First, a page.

To verify this setup, access a website that is hosted on the IP 18.104.22.168.
To simulate this scenario, open PC5\’s traffic generator and make the settings as shown in the following figure and click the Send button.
Once the send button is clicked, PC5 continuously sends HTTP packets to the destination IP 22.214.171.124. If these packets reach the ISP router, our setup will be verified.
To view where all packets reach, click the Simulation button available in the bottom-right corner of the packet tracer. In the Simulation pane, click the Start button.
As you can see in the output above, packets sent to the Internet host have reached the ISP router. This verifies that the network’s PCs can access the Internet through the configured default route.
To verify that we have not messed up existing routes, let\’s do another test. Open PC5’s traffic generator again and click the Stop button to stop the ongoing testing.
Now, adjust settings as given in the following image, and click the Send button to send the FTP packets to PC1.
If the packets reach PC1, it will confirm that only packets that are intended for an external network will be sent to the ISP router. If packets are intended for an internal device, they will not be forwarded to the ISP router.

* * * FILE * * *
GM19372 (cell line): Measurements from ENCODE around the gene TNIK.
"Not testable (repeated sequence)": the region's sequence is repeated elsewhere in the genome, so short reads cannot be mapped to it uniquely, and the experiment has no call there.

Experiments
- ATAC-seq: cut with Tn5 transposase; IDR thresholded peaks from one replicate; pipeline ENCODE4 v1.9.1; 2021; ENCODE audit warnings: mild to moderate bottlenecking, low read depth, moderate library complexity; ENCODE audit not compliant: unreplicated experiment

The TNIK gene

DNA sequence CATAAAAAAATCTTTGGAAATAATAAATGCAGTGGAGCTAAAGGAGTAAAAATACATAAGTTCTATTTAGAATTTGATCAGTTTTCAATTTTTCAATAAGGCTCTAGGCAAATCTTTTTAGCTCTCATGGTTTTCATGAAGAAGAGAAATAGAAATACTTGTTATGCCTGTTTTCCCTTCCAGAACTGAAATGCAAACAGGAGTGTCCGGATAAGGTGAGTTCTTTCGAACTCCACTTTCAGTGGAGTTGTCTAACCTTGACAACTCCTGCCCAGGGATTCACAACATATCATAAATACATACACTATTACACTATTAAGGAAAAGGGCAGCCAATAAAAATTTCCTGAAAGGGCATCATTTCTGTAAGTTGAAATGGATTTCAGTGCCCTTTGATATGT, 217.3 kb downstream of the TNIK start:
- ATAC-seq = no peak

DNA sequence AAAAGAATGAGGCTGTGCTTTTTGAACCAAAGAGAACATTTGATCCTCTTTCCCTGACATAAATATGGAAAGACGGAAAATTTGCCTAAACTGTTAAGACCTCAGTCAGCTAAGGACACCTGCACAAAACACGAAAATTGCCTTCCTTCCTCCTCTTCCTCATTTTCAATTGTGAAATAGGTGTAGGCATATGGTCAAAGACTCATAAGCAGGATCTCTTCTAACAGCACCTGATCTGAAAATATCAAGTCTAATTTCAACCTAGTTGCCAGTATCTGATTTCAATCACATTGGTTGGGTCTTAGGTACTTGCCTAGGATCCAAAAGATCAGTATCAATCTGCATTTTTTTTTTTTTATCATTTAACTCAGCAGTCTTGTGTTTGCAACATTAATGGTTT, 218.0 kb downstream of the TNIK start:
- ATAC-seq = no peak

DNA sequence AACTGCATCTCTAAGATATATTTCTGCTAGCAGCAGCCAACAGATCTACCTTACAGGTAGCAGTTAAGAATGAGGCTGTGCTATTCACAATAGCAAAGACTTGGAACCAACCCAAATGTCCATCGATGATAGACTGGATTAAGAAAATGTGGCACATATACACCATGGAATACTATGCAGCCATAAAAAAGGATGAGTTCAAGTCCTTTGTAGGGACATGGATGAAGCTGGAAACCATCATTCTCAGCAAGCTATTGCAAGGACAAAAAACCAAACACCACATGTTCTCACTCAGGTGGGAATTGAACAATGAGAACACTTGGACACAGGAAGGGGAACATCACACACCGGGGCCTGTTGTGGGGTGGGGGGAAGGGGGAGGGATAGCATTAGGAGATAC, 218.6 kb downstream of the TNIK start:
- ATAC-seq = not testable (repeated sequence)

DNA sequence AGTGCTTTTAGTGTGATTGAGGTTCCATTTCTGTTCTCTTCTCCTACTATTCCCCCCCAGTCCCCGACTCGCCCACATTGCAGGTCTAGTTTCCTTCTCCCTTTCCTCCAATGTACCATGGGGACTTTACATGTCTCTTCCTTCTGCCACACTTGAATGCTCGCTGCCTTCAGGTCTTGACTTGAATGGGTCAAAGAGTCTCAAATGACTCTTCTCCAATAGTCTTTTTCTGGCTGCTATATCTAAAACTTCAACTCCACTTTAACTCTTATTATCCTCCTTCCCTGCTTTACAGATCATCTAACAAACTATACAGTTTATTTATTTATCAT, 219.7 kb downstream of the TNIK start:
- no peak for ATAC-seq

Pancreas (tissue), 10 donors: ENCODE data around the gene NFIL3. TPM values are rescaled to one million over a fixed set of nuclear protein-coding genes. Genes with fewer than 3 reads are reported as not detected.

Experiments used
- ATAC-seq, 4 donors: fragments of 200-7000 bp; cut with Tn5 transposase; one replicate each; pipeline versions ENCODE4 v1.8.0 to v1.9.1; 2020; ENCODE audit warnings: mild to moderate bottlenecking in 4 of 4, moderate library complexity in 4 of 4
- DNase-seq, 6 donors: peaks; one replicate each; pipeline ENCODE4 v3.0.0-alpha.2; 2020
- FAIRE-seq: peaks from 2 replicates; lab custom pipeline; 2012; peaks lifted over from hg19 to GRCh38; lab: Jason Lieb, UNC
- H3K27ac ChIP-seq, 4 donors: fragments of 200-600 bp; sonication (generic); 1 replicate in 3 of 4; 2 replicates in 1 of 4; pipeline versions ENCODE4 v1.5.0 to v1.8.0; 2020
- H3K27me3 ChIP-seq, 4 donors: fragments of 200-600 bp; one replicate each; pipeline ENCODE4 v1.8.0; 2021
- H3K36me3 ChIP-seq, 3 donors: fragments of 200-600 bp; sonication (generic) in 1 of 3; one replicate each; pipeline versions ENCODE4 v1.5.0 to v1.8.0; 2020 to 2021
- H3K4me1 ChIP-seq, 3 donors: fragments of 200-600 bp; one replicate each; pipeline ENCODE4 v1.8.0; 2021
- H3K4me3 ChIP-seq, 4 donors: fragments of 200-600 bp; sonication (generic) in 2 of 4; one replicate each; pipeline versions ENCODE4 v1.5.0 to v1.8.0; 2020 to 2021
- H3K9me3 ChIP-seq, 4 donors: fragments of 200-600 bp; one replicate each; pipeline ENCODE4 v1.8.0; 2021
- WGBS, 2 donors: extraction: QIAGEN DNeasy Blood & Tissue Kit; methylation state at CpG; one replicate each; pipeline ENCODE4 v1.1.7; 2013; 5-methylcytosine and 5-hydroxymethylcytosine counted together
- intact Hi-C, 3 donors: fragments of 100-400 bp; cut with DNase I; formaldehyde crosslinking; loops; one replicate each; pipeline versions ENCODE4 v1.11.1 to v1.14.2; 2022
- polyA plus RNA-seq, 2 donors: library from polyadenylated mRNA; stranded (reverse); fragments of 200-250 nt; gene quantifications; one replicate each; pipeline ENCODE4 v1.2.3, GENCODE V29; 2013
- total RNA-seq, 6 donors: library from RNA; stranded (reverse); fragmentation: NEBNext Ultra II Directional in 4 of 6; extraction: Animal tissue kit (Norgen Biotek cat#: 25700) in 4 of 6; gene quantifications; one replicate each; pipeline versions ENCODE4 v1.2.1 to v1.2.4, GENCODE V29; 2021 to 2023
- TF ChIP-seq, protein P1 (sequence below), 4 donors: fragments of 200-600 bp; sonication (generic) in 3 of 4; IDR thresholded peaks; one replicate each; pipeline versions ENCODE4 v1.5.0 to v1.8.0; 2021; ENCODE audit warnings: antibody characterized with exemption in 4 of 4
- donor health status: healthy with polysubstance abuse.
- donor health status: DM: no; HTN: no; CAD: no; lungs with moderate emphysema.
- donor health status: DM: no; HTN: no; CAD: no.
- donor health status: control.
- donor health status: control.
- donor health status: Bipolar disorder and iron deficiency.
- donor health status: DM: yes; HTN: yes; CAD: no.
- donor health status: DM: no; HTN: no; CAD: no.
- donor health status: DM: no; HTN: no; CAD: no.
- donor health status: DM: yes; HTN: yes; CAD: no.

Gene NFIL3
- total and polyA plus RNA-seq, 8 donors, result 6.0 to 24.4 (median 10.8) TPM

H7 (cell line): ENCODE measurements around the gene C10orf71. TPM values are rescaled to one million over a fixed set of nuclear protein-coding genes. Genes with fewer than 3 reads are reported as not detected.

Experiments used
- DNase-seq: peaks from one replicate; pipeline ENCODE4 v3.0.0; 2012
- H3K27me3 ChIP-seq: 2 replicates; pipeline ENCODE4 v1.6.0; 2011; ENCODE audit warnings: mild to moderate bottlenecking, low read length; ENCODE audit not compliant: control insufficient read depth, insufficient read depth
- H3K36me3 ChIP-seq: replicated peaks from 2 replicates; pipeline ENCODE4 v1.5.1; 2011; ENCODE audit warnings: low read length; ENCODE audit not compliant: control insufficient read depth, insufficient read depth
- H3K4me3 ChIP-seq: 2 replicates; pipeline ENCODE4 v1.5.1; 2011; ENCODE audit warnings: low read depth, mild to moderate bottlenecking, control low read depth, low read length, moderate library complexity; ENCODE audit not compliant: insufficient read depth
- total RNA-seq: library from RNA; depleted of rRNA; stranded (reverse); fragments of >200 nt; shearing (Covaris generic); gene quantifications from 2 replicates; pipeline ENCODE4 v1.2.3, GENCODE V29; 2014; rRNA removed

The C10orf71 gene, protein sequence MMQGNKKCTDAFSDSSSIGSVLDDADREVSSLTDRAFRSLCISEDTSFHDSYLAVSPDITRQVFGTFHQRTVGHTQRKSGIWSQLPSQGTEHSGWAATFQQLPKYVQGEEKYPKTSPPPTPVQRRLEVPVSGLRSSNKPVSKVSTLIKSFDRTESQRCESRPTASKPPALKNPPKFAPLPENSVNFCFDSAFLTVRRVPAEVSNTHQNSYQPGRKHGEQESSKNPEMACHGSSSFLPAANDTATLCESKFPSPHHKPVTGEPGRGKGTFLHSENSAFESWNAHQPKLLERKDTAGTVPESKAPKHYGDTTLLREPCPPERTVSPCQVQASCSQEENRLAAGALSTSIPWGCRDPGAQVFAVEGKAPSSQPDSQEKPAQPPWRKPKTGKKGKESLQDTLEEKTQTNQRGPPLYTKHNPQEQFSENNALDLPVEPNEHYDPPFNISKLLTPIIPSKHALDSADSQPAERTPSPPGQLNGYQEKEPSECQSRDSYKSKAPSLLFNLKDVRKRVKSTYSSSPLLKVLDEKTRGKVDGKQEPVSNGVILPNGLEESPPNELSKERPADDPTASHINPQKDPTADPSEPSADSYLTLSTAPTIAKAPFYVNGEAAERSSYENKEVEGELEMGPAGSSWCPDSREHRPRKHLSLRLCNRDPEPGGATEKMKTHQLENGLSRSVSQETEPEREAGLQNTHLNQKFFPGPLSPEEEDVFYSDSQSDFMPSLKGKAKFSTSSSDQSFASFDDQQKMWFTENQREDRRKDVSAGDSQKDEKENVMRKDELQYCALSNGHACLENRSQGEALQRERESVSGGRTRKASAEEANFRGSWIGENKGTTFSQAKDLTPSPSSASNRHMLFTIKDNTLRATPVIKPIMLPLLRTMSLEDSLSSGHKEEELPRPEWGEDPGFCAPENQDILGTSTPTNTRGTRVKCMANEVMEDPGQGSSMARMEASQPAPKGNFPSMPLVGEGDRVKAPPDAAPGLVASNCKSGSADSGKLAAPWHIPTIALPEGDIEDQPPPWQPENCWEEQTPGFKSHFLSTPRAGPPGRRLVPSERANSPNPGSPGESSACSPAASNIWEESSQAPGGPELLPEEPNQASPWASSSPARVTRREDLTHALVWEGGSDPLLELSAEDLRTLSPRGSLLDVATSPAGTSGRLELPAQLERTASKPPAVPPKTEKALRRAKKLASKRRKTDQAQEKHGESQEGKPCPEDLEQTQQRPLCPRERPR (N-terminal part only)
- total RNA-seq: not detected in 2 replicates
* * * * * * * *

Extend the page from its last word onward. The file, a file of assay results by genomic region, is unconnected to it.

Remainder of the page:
In case if you don’t get a similar output, download the following configured LAB and compare your LAB to detect misconfiguration.
That’s all for this tutorial. If you like this tutorial, please don’t forget to share it with friends through your favorite social channel.
Prerequisites for 200-301
200-301 is a single exam, consisting of about 120 questions. It covers a wide range of topics, such as routing and switching, security, wireless networking, and even some programming concepts. As with other Cisco certifications, you can take it at any of the Pearson VUE certification centers.
The recommended training program that can be taken at a Cisco academy is called Implementing and Administering Cisco Solutions (CCNA). The successful completion of a training course will get you a training badge.
Full Version 200-301 Dumps